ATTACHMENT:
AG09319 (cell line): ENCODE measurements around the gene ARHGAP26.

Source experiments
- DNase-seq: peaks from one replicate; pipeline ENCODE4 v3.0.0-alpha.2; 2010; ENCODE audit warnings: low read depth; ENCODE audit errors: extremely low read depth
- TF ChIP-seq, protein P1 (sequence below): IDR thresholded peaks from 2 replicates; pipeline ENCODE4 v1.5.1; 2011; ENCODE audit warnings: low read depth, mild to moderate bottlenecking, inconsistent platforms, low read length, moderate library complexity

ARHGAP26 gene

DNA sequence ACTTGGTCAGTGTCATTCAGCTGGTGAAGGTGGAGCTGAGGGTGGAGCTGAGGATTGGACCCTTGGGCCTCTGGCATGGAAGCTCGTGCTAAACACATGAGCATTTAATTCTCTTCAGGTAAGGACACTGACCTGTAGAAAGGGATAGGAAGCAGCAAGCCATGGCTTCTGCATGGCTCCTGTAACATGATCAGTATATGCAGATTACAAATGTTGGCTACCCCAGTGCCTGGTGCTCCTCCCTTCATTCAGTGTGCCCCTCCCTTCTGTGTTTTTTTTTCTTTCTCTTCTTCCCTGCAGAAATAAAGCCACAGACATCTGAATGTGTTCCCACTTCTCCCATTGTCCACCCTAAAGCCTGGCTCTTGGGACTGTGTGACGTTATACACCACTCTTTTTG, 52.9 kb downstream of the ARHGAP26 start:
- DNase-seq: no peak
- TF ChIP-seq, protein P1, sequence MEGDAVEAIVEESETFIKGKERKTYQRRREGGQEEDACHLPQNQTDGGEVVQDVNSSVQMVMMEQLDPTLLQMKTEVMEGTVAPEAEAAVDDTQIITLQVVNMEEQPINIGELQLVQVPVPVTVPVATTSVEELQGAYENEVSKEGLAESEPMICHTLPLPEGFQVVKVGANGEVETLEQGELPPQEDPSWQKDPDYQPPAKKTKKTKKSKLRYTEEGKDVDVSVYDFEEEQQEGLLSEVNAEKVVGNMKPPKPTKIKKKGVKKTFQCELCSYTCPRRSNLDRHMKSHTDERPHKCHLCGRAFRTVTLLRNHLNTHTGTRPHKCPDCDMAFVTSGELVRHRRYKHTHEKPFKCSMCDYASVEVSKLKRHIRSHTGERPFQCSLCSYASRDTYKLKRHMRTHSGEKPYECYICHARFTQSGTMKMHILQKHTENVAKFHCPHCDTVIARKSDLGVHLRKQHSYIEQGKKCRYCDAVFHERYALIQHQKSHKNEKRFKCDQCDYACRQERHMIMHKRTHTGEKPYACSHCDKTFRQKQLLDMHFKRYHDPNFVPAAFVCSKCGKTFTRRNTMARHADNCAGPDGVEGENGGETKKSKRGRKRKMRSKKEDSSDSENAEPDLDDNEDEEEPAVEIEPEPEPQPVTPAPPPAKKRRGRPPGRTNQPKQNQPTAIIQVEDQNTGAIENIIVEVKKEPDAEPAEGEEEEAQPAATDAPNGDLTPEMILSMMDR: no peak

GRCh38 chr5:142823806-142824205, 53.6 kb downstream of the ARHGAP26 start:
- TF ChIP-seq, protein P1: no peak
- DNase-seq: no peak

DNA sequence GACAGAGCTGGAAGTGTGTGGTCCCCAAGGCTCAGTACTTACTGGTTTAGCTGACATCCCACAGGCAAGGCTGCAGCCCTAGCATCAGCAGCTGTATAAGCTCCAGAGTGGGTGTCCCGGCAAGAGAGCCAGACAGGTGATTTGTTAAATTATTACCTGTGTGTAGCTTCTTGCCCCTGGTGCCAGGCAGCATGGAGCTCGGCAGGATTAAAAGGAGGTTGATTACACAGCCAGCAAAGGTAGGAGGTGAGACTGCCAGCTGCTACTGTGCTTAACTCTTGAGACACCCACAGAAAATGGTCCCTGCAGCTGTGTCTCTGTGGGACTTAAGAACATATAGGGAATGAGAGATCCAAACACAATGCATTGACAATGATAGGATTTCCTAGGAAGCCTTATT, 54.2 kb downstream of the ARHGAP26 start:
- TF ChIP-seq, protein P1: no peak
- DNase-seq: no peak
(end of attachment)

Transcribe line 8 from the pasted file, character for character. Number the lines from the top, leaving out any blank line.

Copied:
- TF ChIP-seq, protein P1, sequence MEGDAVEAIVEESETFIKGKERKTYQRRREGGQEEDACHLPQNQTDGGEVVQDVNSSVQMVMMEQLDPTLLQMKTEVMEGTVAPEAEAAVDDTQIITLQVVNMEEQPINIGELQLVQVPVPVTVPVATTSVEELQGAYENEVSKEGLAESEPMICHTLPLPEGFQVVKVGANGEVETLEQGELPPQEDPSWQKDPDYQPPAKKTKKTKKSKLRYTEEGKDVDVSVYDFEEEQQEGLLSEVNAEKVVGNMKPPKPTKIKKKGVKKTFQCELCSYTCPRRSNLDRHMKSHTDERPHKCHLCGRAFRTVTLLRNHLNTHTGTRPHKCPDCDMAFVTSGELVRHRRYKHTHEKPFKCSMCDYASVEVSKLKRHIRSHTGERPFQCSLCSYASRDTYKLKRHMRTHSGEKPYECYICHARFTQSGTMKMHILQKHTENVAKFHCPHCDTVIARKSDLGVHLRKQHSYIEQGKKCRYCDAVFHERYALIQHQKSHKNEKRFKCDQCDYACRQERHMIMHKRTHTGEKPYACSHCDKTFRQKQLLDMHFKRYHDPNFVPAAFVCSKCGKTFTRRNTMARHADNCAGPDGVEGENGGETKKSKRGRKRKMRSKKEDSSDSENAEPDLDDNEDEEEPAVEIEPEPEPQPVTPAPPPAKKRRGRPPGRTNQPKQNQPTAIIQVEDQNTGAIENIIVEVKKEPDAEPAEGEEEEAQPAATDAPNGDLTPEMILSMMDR: no peak